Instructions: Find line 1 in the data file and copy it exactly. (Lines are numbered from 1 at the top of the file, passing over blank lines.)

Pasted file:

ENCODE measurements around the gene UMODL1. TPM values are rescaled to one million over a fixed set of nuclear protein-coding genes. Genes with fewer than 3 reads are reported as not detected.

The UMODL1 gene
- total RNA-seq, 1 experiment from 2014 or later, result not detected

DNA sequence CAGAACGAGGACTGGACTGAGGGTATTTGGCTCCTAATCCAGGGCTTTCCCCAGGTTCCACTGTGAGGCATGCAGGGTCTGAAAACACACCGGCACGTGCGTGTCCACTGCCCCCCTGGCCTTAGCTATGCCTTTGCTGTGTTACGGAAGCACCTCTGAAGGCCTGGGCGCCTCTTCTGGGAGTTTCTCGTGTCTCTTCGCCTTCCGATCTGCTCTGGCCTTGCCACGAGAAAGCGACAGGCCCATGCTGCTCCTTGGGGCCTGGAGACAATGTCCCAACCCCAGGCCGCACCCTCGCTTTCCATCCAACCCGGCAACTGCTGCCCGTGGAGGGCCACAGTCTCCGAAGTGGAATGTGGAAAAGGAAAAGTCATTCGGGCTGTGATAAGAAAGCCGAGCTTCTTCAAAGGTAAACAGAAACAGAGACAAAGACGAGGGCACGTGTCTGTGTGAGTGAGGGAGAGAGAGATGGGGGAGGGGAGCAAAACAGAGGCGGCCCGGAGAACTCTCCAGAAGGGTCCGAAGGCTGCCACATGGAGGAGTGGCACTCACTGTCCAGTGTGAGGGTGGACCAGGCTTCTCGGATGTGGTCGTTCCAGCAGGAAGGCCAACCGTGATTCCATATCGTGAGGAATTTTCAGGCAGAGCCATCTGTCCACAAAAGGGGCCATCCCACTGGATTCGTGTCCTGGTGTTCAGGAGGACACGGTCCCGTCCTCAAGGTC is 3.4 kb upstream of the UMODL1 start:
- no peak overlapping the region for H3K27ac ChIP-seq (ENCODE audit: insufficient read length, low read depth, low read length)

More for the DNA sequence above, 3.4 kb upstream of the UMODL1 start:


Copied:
ENCODE measurements around the gene UMODL1. TPM values are rescaled to one million over a fixed set of nuclear protein-coding genes. Genes with fewer than 3 reads are reported as not detected.